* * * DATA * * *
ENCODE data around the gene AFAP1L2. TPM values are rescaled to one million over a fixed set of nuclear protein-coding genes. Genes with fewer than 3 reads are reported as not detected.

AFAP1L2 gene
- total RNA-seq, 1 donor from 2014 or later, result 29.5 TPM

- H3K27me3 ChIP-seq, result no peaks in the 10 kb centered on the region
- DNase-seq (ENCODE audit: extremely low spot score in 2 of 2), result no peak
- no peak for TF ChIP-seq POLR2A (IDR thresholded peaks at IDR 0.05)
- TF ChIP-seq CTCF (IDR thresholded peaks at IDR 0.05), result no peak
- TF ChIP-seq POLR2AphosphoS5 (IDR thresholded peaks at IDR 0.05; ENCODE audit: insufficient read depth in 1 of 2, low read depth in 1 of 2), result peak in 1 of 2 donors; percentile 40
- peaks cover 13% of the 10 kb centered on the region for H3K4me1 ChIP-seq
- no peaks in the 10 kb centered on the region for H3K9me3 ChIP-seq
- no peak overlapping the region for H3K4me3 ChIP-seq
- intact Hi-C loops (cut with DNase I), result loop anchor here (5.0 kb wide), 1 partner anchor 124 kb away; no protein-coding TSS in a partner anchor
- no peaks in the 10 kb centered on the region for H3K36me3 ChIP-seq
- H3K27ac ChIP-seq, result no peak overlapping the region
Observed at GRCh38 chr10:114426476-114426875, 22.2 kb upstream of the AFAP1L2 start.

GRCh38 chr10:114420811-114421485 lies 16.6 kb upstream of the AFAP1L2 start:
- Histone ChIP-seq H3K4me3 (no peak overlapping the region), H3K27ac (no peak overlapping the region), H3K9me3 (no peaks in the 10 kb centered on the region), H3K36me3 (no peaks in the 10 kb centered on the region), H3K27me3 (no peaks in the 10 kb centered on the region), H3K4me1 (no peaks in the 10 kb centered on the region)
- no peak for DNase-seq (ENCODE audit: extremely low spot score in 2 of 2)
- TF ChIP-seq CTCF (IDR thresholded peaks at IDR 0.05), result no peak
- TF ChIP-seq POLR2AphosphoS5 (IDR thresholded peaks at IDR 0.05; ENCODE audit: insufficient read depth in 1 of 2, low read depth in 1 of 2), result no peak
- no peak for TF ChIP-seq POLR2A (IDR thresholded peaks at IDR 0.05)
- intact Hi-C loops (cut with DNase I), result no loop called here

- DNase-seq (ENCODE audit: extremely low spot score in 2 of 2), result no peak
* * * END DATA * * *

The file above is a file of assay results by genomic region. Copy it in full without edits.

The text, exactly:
ENCODE data around the gene AFAP1L2. TPM values are rescaled to one million over a fixed set of nuclear protein-coding genes. Genes with fewer than 3 reads are reported as not detected.

AFAP1L2 gene
- total RNA-seq, 1 donor from 2014 or later, result 29.5 TPM

- H3K27me3 ChIP-seq, result no peaks in the 10 kb centered on the region
- DNase-seq (ENCODE audit: extremely low spot score in 2 of 2), result no peak
- no peak for TF ChIP-seq POLR2A (IDR thresholded peaks at IDR 0.05)
- TF ChIP-seq CTCF (IDR thresholded peaks at IDR 0.05), result no peak
- TF ChIP-seq POLR2AphosphoS5 (IDR thresholded peaks at IDR 0.05; ENCODE audit: insufficient read depth in 1 of 2, low read depth in 1 of 2), result peak in 1 of 2 donors; percentile 40
- peaks cover 13% of the 10 kb centered on the region for H3K4me1 ChIP-seq
- no peaks in the 10 kb centered on the region for H3K9me3 ChIP-seq
- no peak overlapping the region for H3K4me3 ChIP-seq
- intact Hi-C loops (cut with DNase I), result loop anchor here (5.0 kb wide), 1 partner anchor 124 kb away; no protein-coding TSS in a partner anchor
- no peaks in the 10 kb centered on the region for H3K36me3 ChIP-seq
- H3K27ac ChIP-seq, result no peak overlapping the region
Observed at GRCh38 chr10:114426476-114426875, 22.2 kb upstream of the AFAP1L2 start.

GRCh38 chr10:114420811-114421485 lies 16.6 kb upstream of the AFAP1L2 start:
- Histone ChIP-seq H3K4me3 (no peak overlapping the region), H3K27ac (no peak overlapping the region), H3K9me3 (no peaks in the 10 kb centered on the region), H3K36me3 (no peaks in the 10 kb centered on the region), H3K27me3 (no peaks in the 10 kb centered on the region), H3K4me1 (no peaks in the 10 kb centered on the region)
- no peak for DNase-seq (ENCODE audit: extremely low spot score in 2 of 2)
- TF ChIP-seq CTCF (IDR thresholded peaks at IDR 0.05), result no peak
- TF ChIP-seq POLR2AphosphoS5 (IDR thresholded peaks at IDR 0.05; ENCODE audit: insufficient read depth in 1 of 2, low read depth in 1 of 2), result no peak
- no peak for TF ChIP-seq POLR2A (IDR thresholded peaks at IDR 0.05)
- intact Hi-C loops (cut with DNase I), result no loop called here

- DNase-seq (ENCODE audit: extremely low spot score in 2 of 2), result no peak